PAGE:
Hi Paul, I am one of those who, as you say, found your blog by googling ArcSight, trying to do some recon on the product for my employer. (I think I see that the most recent posts here are from 2007 so who knows if you or anybody will be seeing my question.) I'm trying to find out, can Arcsight's data be queried programmatically; i.e. is it stored in a relational database, hopefully SQL Server or Oracle, or if not, is there an API or ADO.NET provider that can allow it to be queried, preferably with SQL? Thanks for any info anyone reading can provide.

ArcSight ESM uses Oracle 10g for its back-end database. At one point, and this may still be true, DB2 was also supported. You can query the database directly, and the schema is pretty straightforward. The table ARC_EVENT_DATA is where most of the event data lives, for example. But depending on your use case, that might not be the best way to get data out of ESM.

Also, since you didn't specify, it may be worth mentioning that the same is not true of the ArcSight Logger platform, which is flat storage. Instead of querying the log store directly, Logger can be configured to forward events based on source, type, etc. to another destination, if you need them in real-time. There is a PostegreSQL database on Logger, but it's my understanding that it supports the reports engine, and doesn't store the raw or CEF events in any comprehensive way.

The interesting thing is that the storage technology behind Logger 3.0, because of its performance and relative "cheapness" may become the data store for ESM down the road. It would only make sense, since you could handle MUCH higher event rates with less disk and no Oracle license fee. If it can be done while maintaining the stability and feature set that the Oracle-based data store has, it's a walk-off home run for ArcSight.

Monday, June 1, 2009

New Rules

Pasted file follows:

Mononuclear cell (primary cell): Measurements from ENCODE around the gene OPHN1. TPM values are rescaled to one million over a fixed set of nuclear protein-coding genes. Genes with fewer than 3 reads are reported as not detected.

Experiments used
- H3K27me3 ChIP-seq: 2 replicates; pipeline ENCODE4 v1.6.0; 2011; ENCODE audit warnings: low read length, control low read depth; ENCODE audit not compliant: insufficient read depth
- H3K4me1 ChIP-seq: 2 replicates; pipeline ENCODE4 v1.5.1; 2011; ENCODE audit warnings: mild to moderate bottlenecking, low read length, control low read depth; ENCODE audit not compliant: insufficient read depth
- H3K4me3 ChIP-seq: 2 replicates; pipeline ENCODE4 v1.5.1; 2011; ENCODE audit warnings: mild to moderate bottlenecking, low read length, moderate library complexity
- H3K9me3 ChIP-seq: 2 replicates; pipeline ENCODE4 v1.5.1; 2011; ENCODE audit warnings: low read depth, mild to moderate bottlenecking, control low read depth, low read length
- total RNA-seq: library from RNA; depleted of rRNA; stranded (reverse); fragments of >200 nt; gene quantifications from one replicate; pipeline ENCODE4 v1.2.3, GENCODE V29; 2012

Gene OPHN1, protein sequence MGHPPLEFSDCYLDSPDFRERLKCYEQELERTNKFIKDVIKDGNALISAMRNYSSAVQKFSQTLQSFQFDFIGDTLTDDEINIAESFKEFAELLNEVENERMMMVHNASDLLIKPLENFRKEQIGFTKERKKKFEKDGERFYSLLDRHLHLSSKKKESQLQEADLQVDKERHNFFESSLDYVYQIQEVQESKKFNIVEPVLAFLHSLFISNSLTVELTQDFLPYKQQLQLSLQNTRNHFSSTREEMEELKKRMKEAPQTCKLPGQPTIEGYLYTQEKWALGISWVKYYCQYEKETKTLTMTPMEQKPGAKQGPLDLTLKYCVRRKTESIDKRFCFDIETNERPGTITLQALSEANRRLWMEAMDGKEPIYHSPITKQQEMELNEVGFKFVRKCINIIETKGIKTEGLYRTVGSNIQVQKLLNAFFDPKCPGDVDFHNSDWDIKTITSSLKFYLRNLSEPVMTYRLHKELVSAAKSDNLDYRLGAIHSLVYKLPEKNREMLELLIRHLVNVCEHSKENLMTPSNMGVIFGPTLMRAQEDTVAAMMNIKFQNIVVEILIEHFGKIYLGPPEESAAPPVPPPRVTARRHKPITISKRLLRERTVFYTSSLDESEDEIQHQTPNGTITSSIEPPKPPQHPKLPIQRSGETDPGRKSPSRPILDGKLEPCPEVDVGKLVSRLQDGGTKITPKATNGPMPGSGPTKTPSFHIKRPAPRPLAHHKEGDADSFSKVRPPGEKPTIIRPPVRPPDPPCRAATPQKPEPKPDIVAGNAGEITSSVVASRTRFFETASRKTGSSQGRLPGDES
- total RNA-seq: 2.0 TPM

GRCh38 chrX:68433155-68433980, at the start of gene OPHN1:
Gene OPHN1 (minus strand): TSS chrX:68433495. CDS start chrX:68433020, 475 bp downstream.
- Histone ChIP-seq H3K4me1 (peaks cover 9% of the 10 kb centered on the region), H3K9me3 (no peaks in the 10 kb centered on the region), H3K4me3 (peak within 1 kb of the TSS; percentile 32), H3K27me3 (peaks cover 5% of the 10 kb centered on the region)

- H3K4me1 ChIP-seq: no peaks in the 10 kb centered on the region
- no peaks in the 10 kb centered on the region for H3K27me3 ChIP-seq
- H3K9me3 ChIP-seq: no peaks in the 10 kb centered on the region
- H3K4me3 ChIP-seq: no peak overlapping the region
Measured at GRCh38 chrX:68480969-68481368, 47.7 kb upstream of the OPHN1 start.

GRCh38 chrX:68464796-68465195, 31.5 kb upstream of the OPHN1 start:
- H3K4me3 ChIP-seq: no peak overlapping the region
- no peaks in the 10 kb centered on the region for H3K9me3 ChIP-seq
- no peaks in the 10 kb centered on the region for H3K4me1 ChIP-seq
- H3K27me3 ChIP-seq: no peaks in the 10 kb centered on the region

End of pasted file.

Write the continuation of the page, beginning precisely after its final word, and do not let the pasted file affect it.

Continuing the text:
After many months off, I'm jumping back in to the blog with both feet. Mostly in a Howard Beale sort of way. Didja miss me? Anyway, stealing a meme from Bill Maher, I've got something to say to security vendors. Without further ado, New Rules.

If you are a vendor, especially a vendor of security products or services, these are the rules I expect your product to follow. These are common sense, and I feel a little condescending telling them to you. But if recent experience is any indicator, you need to hear them. And you deserve the condescension.

  1. Do not store credentials in clear text! Seriously, you can get free libraries to hash credentials or store them in a secure container file that requires a secret key. There's no reason for a password to be in a text file or HKLM Registry key. None.
  2. Do not hardcode passwords! If I can't change every single password associated with your product simply and easily, then there should be a law that strips all of your developers of any degree they hold and forces them to go back to college and learn file IO methods.
  3. Do not use HTTP/Telnet/FTP/LDAP for authentication! Seriously, more than enough free libraries for SSH, TLS, IPSec exist. Use one. Or buy the one you really like. It beats having to issue a "patch" to sell to government and regulated industry.
  4. Don't run as root/SYSTEM/sa/DBA! Your product is not so special that it actually needs administrative privileges to run on the server or database that hosts it. Unless by "special" you mean "coded by lazy fools that don't want to define even the most basic security model." OK, then it is special.
  5. Don't use broken crypto algorithms! Sorry, but if you are shipping new product that uses 56-bit DES, RC4, or ROT13, please see rule #3.
  6. Don't send passwords in e-mail! Remote password reset is easy enough to do properly, there's no reason to be lazy and just send me my password if I forget it. Also, it means you're breaking rule #1. Busted.

There are no excuses for any product to not follow these rules, but especially security/compliance products. Gee, thanks. I just spent six figures on a product to help me manage or achieve compliance, and the product itself can't comply with the regulation I'm trying to address.